Japan’s H-II Transfer Vehicle-4 (HTV-4) departed from the International Space Station at 12:20 p.m. EDT Wednesday after a one-month stay at the orbiting outpost. The 33-foot-long, 13-foot-diameter cargo vessel, also known by its Japanese name Kounotori-4 (“White Stork”), had delivered 3.6 tons of supplies and equipment to the orbiting laboratory.
Now loaded down with trash and unwanted gear, the HTV was unberthed from the space station’s Harmony module at 8:07 a.m. EDT. Working from the cupola robotics work station, Expedition 36 Flight Engineer Karen Nyberg then used the station’s 58-foot Canadarm2 to slowly maneuver the cargo ship to a position some 30 feet below the ISS.
Due to a problem that arose when the third HTV left the station in September 2012, astronauts were tasked with following a new plan for the release of HTV-4. On the previous occasion, the robot arm had slightly nudged the cargo vessel after releasing it. The extra motion was detected by HTV-3’s onboard computer which then triggered an abort sequence, causing the main engines of the unmanned vehicle to fire in close proximity to the station.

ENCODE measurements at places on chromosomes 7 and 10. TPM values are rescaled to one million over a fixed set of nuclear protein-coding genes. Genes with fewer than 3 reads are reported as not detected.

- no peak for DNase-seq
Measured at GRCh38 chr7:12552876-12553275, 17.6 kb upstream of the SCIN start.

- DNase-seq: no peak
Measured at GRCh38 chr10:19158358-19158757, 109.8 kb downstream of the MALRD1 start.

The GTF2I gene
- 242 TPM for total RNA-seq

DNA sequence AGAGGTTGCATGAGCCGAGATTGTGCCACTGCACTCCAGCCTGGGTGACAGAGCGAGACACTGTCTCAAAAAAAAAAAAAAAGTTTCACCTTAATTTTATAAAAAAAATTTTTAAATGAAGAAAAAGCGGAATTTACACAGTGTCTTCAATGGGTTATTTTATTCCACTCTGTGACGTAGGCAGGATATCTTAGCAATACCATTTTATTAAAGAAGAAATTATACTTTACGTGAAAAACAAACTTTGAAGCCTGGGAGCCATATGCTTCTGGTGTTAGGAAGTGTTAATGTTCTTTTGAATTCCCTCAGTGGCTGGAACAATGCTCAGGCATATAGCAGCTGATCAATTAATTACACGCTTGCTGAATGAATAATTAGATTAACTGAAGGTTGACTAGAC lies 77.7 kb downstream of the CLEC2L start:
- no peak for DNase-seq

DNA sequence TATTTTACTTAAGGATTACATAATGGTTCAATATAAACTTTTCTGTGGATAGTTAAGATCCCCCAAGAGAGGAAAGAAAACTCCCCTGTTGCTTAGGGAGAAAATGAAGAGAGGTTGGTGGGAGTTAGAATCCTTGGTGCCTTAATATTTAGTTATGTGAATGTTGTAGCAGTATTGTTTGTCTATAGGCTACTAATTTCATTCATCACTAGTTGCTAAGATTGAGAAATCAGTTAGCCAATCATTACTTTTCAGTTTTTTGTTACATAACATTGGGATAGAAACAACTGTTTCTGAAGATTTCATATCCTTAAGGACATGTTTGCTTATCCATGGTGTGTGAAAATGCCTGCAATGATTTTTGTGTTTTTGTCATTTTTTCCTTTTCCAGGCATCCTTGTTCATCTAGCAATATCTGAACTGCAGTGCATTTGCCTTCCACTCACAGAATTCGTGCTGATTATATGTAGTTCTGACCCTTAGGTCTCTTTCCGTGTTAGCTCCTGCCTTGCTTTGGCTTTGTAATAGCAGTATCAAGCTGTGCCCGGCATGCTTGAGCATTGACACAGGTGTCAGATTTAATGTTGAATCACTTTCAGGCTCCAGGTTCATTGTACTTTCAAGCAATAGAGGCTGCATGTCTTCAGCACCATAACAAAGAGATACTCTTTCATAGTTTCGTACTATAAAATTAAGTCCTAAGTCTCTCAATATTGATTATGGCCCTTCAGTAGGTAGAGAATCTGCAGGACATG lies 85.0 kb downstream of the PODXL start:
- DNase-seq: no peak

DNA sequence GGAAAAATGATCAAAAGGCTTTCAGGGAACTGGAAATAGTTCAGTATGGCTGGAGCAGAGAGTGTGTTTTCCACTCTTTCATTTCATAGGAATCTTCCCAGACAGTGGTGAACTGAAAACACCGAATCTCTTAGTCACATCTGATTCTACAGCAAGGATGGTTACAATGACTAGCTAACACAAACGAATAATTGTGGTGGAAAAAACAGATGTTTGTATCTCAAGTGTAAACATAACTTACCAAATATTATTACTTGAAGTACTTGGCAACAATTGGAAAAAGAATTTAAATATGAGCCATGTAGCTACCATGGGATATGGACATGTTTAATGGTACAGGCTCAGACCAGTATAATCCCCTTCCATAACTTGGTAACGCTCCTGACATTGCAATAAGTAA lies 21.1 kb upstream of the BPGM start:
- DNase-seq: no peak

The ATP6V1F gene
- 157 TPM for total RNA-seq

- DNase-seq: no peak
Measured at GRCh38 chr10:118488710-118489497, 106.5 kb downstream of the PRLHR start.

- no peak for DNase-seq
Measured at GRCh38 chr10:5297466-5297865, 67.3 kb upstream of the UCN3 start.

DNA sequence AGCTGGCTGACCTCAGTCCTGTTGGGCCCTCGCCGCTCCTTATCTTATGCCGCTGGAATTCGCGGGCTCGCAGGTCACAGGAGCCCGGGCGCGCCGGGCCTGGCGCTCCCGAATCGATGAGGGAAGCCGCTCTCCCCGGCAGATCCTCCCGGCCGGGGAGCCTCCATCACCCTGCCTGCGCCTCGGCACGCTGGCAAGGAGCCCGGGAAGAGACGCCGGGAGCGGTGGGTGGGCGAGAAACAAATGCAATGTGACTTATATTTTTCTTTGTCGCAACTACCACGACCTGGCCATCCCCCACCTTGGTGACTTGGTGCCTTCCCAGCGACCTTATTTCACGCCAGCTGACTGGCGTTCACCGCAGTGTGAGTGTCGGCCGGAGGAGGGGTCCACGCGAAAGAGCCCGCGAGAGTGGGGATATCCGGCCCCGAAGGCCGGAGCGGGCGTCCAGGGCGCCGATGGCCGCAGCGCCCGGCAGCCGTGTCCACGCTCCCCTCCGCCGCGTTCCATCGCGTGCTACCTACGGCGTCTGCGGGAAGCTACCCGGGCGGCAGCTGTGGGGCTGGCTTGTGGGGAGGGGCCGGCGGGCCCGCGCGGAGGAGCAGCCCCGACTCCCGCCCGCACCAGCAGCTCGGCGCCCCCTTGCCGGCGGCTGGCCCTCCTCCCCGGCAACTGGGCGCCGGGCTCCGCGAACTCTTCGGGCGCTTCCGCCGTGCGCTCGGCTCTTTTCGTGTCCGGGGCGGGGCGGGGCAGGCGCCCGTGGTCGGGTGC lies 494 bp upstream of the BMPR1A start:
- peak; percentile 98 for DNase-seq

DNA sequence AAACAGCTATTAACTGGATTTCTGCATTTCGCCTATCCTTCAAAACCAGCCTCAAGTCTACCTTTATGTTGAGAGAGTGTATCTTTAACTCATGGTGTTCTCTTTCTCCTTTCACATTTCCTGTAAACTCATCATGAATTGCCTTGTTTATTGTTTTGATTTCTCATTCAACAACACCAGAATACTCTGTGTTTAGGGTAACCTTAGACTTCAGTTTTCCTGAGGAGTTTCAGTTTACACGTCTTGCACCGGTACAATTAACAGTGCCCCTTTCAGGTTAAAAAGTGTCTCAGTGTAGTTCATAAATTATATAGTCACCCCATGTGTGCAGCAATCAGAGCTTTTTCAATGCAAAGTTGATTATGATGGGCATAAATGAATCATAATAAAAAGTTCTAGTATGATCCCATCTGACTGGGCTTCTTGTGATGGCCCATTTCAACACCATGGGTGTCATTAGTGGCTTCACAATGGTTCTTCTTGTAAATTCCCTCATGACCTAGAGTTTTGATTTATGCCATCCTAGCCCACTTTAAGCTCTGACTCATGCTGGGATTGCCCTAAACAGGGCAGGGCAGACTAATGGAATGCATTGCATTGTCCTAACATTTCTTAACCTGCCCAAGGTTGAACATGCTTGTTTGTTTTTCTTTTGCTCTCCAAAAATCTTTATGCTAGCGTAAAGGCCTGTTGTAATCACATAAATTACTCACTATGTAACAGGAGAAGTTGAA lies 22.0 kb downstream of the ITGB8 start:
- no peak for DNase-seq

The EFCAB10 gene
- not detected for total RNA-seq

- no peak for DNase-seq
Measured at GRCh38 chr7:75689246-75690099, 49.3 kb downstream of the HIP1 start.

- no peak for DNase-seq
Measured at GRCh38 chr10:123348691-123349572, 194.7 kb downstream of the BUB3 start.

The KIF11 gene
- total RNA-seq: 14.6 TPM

The revised procedure called for the arm to not to be pulled back immediately after release. The delay was to ensure the arm’s end effector would be free of the grapple fixture on the HTV before it was withdrawn.
HTV-4 arrived at the ISS six days after its screaming launch on Aug. 3 from the Tanegashima Space Center in southern Japan, making it the fourth H-II Transfer Vehicle (HTV-4) to journey to the International Space Station. The payload for this flight included equipment, supplies, food, water, clothes, experiments, and a talking robot to the incumbent Expedition 36 crew.
Japanese flight controllers will deorbit HTV-4 on Saturday, Sept. 7, and the spacecraft will burn up as it reenters the Earth’s atmosphere over the Pacific Ocean. Its departure frees the Harmony module’s docking port for the arrival of the Orbital Sciences Corporation’s Cygnus cargo craft in late September.
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